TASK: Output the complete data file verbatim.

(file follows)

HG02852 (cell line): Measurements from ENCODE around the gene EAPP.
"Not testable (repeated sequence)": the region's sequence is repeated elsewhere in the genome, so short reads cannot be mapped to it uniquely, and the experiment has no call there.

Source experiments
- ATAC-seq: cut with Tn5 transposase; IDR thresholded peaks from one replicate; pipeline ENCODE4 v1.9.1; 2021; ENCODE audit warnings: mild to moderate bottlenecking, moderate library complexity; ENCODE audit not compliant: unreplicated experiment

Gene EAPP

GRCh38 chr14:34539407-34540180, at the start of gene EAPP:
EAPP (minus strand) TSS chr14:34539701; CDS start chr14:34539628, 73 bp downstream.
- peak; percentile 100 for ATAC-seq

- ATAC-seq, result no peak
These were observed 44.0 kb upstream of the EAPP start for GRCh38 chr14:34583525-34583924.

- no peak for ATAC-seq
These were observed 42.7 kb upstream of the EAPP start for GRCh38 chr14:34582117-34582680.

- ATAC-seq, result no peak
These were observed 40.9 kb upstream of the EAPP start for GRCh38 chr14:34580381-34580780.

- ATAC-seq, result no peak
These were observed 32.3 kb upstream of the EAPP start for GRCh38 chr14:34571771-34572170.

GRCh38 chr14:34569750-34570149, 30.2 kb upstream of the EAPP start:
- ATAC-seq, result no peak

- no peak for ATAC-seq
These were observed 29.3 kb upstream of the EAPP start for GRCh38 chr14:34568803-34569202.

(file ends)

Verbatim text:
HG02852 (cell line): Measurements from ENCODE around the gene EAPP.
"Not testable (repeated sequence)": the region's sequence is repeated elsewhere in the genome, so short reads cannot be mapped to it uniquely, and the experiment has no call there.

Source experiments
- ATAC-seq: cut with Tn5 transposase; IDR thresholded peaks from one replicate; pipeline ENCODE4 v1.9.1; 2021; ENCODE audit warnings: mild to moderate bottlenecking, moderate library complexity; ENCODE audit not compliant: unreplicated experiment

Gene EAPP

GRCh38 chr14:34539407-34540180, at the start of gene EAPP:
EAPP (minus strand) TSS chr14:34539701; CDS start chr14:34539628, 73 bp downstream.
- peak; percentile 100 for ATAC-seq

- ATAC-seq, result no peak
These were observed 44.0 kb upstream of the EAPP start for GRCh38 chr14:34583525-34583924.

- no peak for ATAC-seq
These were observed 42.7 kb upstream of the EAPP start for GRCh38 chr14:34582117-34582680.

- ATAC-seq, result no peak
These were observed 40.9 kb upstream of the EAPP start for GRCh38 chr14:34580381-34580780.

- ATAC-seq, result no peak
These were observed 32.3 kb upstream of the EAPP start for GRCh38 chr14:34571771-34572170.

GRCh38 chr14:34569750-34570149, 30.2 kb upstream of the EAPP start:
- ATAC-seq, result no peak

- no peak for ATAC-seq
These were observed 29.3 kb upstream of the EAPP start for GRCh38 chr14:34568803-34569202.